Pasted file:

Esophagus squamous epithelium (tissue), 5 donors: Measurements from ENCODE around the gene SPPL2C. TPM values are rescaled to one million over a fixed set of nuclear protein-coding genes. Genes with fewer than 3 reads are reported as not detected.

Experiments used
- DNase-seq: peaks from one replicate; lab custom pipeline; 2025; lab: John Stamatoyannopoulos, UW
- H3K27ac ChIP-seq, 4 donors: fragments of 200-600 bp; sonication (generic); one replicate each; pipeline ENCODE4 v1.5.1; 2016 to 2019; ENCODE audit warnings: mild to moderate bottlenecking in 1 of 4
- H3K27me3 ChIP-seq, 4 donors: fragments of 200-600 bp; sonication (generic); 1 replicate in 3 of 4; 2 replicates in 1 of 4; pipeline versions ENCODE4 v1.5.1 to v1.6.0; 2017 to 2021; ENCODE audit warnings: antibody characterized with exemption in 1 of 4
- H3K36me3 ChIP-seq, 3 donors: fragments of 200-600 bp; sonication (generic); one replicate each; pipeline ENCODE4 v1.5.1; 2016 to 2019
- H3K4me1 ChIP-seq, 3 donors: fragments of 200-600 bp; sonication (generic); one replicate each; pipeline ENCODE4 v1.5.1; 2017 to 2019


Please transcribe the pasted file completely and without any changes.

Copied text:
Esophagus squamous epithelium (tissue), 5 donors: Measurements from ENCODE around the gene SPPL2C. TPM values are rescaled to one million over a fixed set of nuclear protein-coding genes. Genes with fewer than 3 reads are reported as not detected.

Experiments used
- DNase-seq: peaks from one replicate; lab custom pipeline; 2025; lab: John Stamatoyannopoulos, UW
- H3K27ac ChIP-seq, 4 donors: fragments of 200-600 bp; sonication (generic); one replicate each; pipeline ENCODE4 v1.5.1; 2016 to 2019; ENCODE audit warnings: mild to moderate bottlenecking in 1 of 4
- H3K27me3 ChIP-seq, 4 donors: fragments of 200-600 bp; sonication (generic); 1 replicate in 3 of 4; 2 replicates in 1 of 4; pipeline versions ENCODE4 v1.5.1 to v1.6.0; 2017 to 2021; ENCODE audit warnings: antibody characterized with exemption in 1 of 4
- H3K36me3 ChIP-seq, 3 donors: fragments of 200-600 bp; sonication (generic); one replicate each; pipeline ENCODE4 v1.5.1; 2016 to 2019
- H3K4me1 ChIP-seq, 3 donors: fragments of 200-600 bp; sonication (generic); one replicate each; pipeline ENCODE4 v1.5.1; 2017 to 2019